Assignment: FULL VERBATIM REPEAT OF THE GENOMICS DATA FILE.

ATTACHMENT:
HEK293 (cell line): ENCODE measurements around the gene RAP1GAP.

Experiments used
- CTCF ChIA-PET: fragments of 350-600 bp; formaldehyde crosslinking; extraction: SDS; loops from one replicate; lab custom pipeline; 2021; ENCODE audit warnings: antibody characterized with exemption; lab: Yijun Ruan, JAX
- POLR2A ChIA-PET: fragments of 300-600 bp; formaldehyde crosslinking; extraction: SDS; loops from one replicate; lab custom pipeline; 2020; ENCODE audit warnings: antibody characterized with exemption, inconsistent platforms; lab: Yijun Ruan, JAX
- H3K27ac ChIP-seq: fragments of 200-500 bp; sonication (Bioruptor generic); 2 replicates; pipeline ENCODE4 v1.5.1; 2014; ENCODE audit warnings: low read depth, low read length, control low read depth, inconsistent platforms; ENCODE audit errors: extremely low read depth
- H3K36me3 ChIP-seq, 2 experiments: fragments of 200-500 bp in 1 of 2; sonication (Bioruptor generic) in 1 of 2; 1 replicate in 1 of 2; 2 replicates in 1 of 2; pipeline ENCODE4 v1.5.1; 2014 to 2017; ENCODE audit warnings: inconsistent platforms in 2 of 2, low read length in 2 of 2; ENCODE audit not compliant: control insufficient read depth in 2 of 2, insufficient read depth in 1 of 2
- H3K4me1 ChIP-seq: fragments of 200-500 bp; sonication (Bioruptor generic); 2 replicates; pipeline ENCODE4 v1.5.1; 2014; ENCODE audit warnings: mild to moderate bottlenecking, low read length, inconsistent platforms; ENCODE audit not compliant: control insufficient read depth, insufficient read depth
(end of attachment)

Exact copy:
HEK293 (cell line): ENCODE measurements around the gene RAP1GAP.

Experiments used
- CTCF ChIA-PET: fragments of 350-600 bp; formaldehyde crosslinking; extraction: SDS; loops from one replicate; lab custom pipeline; 2021; ENCODE audit warnings: antibody characterized with exemption; lab: Yijun Ruan, JAX
- POLR2A ChIA-PET: fragments of 300-600 bp; formaldehyde crosslinking; extraction: SDS; loops from one replicate; lab custom pipeline; 2020; ENCODE audit warnings: antibody characterized with exemption, inconsistent platforms; lab: Yijun Ruan, JAX
- H3K27ac ChIP-seq: fragments of 200-500 bp; sonication (Bioruptor generic); 2 replicates; pipeline ENCODE4 v1.5.1; 2014; ENCODE audit warnings: low read depth, low read length, control low read depth, inconsistent platforms; ENCODE audit errors: extremely low read depth
- H3K36me3 ChIP-seq, 2 experiments: fragments of 200-500 bp in 1 of 2; sonication (Bioruptor generic) in 1 of 2; 1 replicate in 1 of 2; 2 replicates in 1 of 2; pipeline ENCODE4 v1.5.1; 2014 to 2017; ENCODE audit warnings: inconsistent platforms in 2 of 2, low read length in 2 of 2; ENCODE audit not compliant: control insufficient read depth in 2 of 2, insufficient read depth in 1 of 2
- H3K4me1 ChIP-seq: fragments of 200-500 bp; sonication (Bioruptor generic); 2 replicates; pipeline ENCODE4 v1.5.1; 2014; ENCODE audit warnings: mild to moderate bottlenecking, low read length, inconsistent platforms; ENCODE audit not compliant: control insufficient read depth, insufficient read depth